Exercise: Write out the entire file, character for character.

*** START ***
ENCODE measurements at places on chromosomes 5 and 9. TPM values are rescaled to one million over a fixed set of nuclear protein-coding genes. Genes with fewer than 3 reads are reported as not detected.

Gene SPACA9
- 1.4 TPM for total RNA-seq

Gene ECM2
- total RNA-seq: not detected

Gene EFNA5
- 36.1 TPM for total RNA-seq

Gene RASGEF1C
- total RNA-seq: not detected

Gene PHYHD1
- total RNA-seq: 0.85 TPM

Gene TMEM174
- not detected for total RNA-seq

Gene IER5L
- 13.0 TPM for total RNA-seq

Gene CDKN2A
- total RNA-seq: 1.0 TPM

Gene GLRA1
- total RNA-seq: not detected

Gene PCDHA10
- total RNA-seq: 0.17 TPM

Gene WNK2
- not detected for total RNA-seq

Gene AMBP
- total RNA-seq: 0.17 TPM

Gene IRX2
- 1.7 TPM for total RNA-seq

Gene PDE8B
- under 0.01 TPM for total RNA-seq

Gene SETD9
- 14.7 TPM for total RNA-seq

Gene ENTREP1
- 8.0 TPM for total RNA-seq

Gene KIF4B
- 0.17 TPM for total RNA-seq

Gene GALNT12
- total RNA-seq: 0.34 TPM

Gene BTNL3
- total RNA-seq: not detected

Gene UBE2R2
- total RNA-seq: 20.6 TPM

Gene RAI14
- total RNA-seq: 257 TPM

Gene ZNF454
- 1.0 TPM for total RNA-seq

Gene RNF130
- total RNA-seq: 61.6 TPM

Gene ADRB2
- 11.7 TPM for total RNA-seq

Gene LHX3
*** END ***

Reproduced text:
ENCODE measurements at places on chromosomes 5 and 9. TPM values are rescaled to one million over a fixed set of nuclear protein-coding genes. Genes with fewer than 3 reads are reported as not detected.

Gene SPACA9
- 1.4 TPM for total RNA-seq

Gene ECM2
- total RNA-seq: not detected

Gene EFNA5
- 36.1 TPM for total RNA-seq

Gene RASGEF1C
- total RNA-seq: not detected

Gene PHYHD1
- total RNA-seq: 0.85 TPM

Gene TMEM174
- not detected for total RNA-seq

Gene IER5L
- 13.0 TPM for total RNA-seq

Gene CDKN2A
- total RNA-seq: 1.0 TPM

Gene GLRA1
- total RNA-seq: not detected

Gene PCDHA10
- total RNA-seq: 0.17 TPM

Gene WNK2
- not detected for total RNA-seq

Gene AMBP
- total RNA-seq: 0.17 TPM

Gene IRX2
- 1.7 TPM for total RNA-seq

Gene PDE8B
- under 0.01 TPM for total RNA-seq

Gene SETD9
- 14.7 TPM for total RNA-seq

Gene ENTREP1
- 8.0 TPM for total RNA-seq

Gene KIF4B
- 0.17 TPM for total RNA-seq

Gene GALNT12
- total RNA-seq: 0.34 TPM

Gene BTNL3
- total RNA-seq: not detected

Gene UBE2R2
- total RNA-seq: 20.6 TPM

Gene RAI14
- total RNA-seq: 257 TPM

Gene ZNF454
- 1.0 TPM for total RNA-seq

Gene RNF130
- total RNA-seq: 61.6 TPM

Gene ADRB2
- 11.7 TPM for total RNA-seq

Gene LHX3